Tag Archives: church finances

Historical Unitarian church accounting!

I ran across an American Unitarian Association booklet “Church finance and accounting” — undated, but having internal examples suggesting 1914 — that makes for fun reading.

On the one hand, some things were very different then. It includes a review of the proprietor (pew owner) and pew rental system, and deprecates both to the free-pew (not that we call it that) system we have today, “the most modern and democratic way of financing a church, and is the system adopted in most new churches.” I can’t imagine the first two options today.

On the other hand, more seemed very familiar. I’m a member of Universalist National Memorial Church, Washington and we had a congregational meeting last Sunday. We reviewed financials that were more like those suggested than not.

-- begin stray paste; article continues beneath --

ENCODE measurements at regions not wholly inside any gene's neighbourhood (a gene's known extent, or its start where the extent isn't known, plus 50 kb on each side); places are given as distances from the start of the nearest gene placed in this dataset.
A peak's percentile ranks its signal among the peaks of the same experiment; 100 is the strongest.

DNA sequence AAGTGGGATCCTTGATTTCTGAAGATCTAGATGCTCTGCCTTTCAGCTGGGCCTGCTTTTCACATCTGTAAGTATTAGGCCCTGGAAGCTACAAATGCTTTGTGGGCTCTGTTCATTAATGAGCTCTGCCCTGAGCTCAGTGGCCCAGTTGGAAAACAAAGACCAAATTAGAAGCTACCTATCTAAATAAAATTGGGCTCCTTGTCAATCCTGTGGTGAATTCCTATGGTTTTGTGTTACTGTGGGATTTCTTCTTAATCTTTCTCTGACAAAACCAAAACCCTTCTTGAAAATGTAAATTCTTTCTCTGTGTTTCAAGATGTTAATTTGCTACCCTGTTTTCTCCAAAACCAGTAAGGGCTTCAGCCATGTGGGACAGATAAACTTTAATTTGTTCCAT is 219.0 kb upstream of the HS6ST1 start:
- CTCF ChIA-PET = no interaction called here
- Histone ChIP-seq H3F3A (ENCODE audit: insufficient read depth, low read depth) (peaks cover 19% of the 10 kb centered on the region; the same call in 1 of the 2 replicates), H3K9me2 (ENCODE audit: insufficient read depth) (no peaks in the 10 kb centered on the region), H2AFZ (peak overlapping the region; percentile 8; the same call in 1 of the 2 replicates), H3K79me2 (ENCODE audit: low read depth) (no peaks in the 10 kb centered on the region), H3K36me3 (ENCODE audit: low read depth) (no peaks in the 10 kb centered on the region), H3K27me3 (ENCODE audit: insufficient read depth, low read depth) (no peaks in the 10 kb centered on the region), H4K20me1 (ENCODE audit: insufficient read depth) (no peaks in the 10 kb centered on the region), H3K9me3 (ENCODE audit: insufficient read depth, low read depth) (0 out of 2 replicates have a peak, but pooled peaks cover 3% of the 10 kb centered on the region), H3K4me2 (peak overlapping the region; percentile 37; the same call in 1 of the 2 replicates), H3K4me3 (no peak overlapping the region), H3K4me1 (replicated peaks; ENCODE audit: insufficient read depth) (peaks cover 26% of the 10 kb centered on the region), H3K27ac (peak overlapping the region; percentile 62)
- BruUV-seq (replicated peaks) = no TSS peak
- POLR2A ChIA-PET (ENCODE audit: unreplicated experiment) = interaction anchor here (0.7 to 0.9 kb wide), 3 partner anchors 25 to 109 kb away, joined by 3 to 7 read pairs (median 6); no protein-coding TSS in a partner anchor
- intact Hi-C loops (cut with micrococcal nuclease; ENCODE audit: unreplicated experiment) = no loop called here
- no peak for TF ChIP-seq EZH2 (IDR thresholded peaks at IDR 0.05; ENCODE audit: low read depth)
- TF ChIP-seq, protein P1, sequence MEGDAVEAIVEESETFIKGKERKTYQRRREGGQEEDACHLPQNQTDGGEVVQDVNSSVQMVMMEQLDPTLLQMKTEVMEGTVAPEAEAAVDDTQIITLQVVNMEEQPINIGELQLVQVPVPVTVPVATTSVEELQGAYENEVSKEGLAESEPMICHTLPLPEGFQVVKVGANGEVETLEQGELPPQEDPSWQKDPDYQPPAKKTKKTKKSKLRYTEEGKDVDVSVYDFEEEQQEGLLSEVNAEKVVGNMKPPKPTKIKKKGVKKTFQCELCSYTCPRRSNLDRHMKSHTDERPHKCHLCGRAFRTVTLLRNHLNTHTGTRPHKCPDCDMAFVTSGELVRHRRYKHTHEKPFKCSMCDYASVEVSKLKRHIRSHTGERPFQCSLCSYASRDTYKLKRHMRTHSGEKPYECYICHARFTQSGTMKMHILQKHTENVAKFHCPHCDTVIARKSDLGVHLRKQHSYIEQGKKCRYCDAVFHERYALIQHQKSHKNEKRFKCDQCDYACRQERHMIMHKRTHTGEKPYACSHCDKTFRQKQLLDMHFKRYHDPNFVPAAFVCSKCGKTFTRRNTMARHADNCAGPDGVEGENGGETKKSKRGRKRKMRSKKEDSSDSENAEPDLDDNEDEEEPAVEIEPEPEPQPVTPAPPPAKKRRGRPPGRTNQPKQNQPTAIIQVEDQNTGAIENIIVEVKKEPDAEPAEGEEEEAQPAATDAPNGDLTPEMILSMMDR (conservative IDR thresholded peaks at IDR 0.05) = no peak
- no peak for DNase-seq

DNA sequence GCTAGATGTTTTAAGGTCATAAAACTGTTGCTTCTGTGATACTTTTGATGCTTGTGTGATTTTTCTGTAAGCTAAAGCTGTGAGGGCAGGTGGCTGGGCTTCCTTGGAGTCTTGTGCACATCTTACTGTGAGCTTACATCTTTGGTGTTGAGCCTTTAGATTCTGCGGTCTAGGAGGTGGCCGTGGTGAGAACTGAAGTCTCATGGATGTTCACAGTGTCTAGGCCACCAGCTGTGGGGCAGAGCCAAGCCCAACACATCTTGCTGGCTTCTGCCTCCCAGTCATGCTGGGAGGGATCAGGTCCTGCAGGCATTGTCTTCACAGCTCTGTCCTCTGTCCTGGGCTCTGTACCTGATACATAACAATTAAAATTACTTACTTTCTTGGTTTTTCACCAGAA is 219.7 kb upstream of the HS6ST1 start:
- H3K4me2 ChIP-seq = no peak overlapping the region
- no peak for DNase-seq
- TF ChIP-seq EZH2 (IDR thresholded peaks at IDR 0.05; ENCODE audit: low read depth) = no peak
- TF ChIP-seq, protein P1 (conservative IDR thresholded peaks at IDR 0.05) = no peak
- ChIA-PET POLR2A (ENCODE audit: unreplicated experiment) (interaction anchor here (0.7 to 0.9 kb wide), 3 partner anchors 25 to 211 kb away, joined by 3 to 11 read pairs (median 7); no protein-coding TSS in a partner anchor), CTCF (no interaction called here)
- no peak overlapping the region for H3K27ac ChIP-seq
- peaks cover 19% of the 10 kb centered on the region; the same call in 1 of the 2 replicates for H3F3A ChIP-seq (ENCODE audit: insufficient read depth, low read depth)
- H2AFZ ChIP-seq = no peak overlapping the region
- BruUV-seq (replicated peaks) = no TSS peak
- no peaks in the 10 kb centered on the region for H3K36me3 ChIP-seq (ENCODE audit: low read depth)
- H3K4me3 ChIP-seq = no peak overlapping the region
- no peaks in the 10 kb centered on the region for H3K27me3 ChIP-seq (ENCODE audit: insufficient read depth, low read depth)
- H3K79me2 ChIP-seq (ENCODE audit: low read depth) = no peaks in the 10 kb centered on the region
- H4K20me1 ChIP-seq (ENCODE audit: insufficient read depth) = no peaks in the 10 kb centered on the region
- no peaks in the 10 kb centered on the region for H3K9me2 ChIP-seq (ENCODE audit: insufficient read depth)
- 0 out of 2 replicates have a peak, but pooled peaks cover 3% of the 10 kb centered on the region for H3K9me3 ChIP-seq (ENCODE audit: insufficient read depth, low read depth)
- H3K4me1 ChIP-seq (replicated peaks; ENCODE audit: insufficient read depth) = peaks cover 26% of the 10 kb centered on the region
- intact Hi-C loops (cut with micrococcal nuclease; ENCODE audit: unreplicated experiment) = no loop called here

The booklet was also full of candid advice. One good example:

Business-like methods in the financial administration of a church are of vital importance to the welfare of the society. Inefficient administration, hand-to-mouth ways of raising money, carelessness or tardiness in the payment of bills, usually indicate low vitality in a church, and are a constant source of danger and invitation to financial calamity.

Sample collection envelope text
And also a set of worked examples with charming fictitious churches. I might have to revive a couple for my own work:

  • Church of Our Father, Hope City, Colorado (a mission church)
  • Unity Church, Winterboro, Mass.
  • All Souls’ Church, Washington Square, Oakwood, N. Y. (obviously old and wealthy)
  • All Souls’ Church, Canterbury, Mich.
  • Unity Church, New Boston, Oregon

Patience while I review the numbers

So now I’m curious what the total congregational expenditures and membership numbers tell us. How much church “do you get” for the money? This goes right to the question of church development.

These are fair, but rarely asked questions when the promoted culture is “give, baby, give.” Must you have $2,000 to spare per head to be a Unitarian Universalist? Or more? And what if you think the money is — frankly — better used elsewhere?

It’ll take me some time to review the numbers.